Joe Cole’s contract negotiations are fairly indicative of his career as a whole. At the moment he is partway through the obligatory eye-staring over a new deal, with the hold-ups over very familiar differences of opinions which have been attached to Cole ever since his public upbringing through West Ham’s academy.
Cole’s known-about reputation as a schoolboy footballer meant he was prematurely and unfairly burdened with some unenviable tags and prophecies he has never been fully able to achieve or shake off. Aside from a period during the Mourinho years – when he fixed himself as a key regular from club and country – there has always been variable sway on the effectiveness of a player who has struggled fully to carve himself a definitive niche, neither here nor there, not one thing or the other. So, faced with ponderous challenges of rebuilding an ageing squad with an eye on balancing the books, Chelsea appear reticent to waiver to Cole’s wage and contractual demands to extend his stay past this summer. At present Cole finds himself jettisoned to the bench for club and adrift of the reckoning for country. Given who – and what – he is, it is an unwelcome place for Cole to find himself at this point of his career.
It raises pertinent questions about just what Joe Cole is worth, and not in terms of pounds and pence. Assessing Cole’s abilities, there is plenty on offer. The lesser-spotted gifted English midfielder playing for his boyhood club is itself a rarity and partially explains the willingness of most fans to see little Joey do good. He is the type of player everyone wants – excellent technique, good movement, can beat a man, pick a ball, has got quick feet, can go both ways, has a change of pace, a ticking footballing brain, a healthy work-rate, an eye for goal and is crucially armed with flashes of creative brilliance that can change any game. The problem is, he has only sporadically shown this and instances of his class are shrouded by long periods of indifference and a constant striving to find what is there. When you look through the theory and into the facts, Cole’s picture is not as rosy.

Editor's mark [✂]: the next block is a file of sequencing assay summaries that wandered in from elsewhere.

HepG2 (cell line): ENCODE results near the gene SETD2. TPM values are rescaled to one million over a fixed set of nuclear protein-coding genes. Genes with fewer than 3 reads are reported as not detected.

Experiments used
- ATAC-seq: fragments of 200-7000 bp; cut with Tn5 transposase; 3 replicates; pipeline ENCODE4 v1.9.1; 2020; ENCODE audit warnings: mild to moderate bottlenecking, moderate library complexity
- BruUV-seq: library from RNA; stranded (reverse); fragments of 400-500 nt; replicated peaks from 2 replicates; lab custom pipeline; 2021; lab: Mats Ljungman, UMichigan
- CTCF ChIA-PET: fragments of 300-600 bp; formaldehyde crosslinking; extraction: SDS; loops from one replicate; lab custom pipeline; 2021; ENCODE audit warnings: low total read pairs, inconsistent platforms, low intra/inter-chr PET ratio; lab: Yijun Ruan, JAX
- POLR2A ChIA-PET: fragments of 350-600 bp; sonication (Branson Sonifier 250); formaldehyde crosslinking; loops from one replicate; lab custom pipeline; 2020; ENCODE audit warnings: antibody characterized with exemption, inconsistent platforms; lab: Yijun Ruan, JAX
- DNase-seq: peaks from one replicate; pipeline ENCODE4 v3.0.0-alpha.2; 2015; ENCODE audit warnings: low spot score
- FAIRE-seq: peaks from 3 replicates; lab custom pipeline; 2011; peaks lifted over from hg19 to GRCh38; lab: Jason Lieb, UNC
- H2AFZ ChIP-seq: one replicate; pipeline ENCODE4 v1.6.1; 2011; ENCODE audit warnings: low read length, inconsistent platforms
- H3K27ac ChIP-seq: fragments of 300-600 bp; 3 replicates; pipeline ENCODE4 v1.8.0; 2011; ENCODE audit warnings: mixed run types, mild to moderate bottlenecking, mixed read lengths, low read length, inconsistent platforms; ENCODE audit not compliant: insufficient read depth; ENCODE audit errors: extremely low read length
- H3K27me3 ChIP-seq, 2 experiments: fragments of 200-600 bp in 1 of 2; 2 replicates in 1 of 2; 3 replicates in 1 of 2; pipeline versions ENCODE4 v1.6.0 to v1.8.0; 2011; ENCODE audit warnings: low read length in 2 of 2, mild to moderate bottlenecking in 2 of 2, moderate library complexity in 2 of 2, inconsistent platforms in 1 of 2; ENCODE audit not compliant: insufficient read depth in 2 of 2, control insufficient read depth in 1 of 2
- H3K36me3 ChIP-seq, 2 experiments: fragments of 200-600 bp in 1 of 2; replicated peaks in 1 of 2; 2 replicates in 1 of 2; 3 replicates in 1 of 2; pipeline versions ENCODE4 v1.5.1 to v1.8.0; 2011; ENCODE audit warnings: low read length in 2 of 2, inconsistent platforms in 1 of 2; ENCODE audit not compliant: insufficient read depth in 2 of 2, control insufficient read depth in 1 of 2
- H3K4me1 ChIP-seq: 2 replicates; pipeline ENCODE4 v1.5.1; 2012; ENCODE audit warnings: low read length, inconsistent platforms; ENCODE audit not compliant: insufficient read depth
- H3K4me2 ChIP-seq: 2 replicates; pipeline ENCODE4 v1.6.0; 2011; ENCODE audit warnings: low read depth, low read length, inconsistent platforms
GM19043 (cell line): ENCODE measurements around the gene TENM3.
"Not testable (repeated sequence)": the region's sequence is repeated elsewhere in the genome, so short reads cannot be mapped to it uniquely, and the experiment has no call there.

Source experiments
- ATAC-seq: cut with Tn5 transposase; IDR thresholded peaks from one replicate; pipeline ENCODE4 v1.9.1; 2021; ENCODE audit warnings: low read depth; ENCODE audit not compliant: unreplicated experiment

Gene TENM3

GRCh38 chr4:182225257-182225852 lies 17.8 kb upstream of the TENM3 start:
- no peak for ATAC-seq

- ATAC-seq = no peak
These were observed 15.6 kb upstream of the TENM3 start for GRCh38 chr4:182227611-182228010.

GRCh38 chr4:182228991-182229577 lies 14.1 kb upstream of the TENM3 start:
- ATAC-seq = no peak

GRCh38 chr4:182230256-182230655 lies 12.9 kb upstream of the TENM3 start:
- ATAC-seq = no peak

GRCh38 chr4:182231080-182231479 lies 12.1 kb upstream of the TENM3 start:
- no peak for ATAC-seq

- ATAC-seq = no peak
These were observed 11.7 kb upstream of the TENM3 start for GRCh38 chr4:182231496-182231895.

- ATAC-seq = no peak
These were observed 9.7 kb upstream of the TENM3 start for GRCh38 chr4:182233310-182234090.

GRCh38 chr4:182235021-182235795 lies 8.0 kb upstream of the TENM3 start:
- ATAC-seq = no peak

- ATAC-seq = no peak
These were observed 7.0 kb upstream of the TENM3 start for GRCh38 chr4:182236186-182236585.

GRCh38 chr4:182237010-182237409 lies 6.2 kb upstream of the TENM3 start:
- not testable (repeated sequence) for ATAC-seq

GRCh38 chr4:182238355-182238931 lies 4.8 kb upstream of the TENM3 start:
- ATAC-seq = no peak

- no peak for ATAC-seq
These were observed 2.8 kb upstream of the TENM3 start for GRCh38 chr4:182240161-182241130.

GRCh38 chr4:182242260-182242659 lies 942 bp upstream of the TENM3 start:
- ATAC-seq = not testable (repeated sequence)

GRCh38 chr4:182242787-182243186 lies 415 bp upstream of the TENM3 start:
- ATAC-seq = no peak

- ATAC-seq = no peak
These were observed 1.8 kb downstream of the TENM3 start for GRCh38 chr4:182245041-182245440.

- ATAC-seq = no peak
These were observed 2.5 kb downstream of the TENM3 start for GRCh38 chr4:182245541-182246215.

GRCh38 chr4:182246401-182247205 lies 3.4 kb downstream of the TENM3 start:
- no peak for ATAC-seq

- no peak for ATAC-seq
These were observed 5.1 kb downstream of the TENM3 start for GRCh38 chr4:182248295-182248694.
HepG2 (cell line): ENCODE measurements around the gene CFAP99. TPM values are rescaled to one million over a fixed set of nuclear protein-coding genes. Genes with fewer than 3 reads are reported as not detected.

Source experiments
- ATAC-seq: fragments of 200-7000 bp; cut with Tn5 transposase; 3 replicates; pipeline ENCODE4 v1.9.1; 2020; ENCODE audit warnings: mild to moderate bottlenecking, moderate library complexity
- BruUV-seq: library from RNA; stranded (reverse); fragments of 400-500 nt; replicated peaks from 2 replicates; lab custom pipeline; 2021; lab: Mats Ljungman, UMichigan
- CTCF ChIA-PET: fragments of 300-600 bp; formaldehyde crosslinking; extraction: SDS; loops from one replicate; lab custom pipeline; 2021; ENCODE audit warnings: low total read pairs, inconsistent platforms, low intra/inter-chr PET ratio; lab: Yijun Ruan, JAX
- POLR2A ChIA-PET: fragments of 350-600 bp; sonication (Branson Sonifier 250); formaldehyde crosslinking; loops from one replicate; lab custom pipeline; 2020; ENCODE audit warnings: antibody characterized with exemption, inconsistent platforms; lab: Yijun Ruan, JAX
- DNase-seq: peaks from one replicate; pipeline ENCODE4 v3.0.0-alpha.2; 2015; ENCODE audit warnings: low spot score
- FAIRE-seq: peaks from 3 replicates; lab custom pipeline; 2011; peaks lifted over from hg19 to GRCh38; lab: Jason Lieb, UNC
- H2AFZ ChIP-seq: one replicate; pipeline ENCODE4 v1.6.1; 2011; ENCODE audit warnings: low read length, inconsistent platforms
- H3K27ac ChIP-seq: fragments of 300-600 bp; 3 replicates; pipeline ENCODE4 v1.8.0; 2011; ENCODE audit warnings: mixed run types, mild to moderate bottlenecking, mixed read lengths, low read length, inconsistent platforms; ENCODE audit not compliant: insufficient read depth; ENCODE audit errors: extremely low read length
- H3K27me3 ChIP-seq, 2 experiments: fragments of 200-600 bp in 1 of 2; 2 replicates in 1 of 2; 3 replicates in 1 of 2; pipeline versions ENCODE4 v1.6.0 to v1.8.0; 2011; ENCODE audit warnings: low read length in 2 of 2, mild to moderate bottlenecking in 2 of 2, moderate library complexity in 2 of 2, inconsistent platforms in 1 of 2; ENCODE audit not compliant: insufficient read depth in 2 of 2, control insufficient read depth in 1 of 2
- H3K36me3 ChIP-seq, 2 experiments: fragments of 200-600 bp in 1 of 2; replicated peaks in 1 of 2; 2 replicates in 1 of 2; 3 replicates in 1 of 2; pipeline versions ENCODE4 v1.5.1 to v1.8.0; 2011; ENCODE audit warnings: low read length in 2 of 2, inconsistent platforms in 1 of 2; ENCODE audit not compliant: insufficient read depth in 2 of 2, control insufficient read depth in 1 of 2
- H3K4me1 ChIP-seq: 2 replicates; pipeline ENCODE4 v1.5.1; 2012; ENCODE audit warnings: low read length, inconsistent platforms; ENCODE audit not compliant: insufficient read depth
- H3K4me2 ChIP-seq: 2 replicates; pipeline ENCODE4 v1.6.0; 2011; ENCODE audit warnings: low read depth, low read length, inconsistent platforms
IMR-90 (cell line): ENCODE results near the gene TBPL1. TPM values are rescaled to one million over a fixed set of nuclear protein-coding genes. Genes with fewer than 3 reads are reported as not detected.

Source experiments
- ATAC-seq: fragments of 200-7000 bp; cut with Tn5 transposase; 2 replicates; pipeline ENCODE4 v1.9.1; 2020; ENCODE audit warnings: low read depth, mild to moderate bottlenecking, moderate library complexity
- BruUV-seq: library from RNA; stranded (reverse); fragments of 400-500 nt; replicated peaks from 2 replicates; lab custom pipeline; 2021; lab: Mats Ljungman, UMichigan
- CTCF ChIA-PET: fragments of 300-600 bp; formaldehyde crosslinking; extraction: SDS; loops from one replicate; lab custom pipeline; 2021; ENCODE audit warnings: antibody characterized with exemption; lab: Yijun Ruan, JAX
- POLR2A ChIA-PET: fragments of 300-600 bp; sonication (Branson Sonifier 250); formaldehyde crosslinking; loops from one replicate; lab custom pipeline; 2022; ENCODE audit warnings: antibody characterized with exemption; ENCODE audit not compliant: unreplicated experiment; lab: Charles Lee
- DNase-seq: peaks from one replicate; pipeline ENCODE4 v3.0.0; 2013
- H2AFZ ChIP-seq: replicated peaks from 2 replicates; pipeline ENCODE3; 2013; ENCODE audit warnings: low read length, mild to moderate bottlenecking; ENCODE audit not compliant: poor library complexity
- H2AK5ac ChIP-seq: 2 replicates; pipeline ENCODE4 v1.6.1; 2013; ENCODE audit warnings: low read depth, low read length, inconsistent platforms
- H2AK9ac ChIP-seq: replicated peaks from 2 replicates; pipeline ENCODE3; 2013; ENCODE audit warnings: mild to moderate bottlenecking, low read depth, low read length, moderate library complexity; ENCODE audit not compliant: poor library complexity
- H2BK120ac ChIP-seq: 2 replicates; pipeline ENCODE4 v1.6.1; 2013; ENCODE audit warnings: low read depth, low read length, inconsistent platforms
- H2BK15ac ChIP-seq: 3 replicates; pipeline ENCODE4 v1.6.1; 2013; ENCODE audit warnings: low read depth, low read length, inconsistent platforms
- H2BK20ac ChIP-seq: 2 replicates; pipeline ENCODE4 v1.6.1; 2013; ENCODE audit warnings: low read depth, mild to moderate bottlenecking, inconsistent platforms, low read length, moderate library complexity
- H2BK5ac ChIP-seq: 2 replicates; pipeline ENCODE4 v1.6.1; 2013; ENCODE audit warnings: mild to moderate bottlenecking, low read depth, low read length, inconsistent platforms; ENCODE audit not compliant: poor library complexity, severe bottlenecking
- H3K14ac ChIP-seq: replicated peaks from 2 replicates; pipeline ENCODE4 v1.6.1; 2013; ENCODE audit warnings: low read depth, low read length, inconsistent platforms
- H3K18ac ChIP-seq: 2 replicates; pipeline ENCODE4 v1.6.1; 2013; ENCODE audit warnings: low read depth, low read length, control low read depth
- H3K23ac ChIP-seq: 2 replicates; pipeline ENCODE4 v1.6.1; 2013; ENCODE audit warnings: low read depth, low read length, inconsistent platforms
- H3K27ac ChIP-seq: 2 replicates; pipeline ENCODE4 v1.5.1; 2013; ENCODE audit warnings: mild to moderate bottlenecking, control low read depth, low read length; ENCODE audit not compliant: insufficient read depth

In seven league seasons at Stamford Bridge, Cole has scored 39 goals in all competitions – three less than Cristiano Ronaldo scored in the whole of 2007/08. Cole has only twice gone past 10 goals in a season and his goals ratio runs at a conservative one in eight. Never has Cole been shortlisted for the PFA or Football Writers’ Player of the Year award, has only once been named in the PFA Team of the Year and has just one league Player of the Month of the award – needless to say the reciprocal recognitions from UEFA competitions are also missing. This may be giving too much credence to what are essentially throwaway awards for the modern footballer, yet it does illustrate that Cole, despite all of the promise, has rarely produced consistent, tangible results to back his perceived status as an invaluable asset. This has also been reflected in his usage from a string of managers, who have all opted against fully utilising the former West Ham man. Can all of Claudio Ranieri, Jose Mourinho, Avram Grant, Phil Scolari and Carlo Ancelotti be wrong? Add to that list Fabio Capello, and are so many well travelled and versed managers all missing something so obvious – or is there actually little substance beyond a stream of ifs, buts and maybes.
As discussions between club and player reach an impasse, the ball is now in Cole’s court – and as has been the case since the skinny teen arrived on the scene with his brand of street skills, there is plenty of scrutiny to see what he will deliver. The rhetoric from Camp Cole is that the 28-year-old wishes to remain with the Blues, but only on parity of wages with others within the club’s huge pay structure. Cole may seek wage parity along with other more well-lubricated members of his squad, but paying over the odds sums to players who do not necessarily deserve it is a problem Chelsea are looking to cure rather than add to. As the Londoners plot to renovate following another failure in the Champions League, the reality is Cole now needs to actually prove himself to be worthy of a place in this remodelling – a far cry from being touted as one of the best players in the country, with an almost obsessive fan base championing the illusion of this great player.
At a genuine crossroads, Joe Cole must now show what he is all about. In the immediate term he has a fight to regain his places at domestic and international level. In the longer term, he must try to haul himself past the levels he has already set – which in themselves have been considered underachievements. As the protractions of his contract lurch on, Cole must be asking himself why he is feeling unwanted. Only he can answer some of those questions, and it is about time he did so.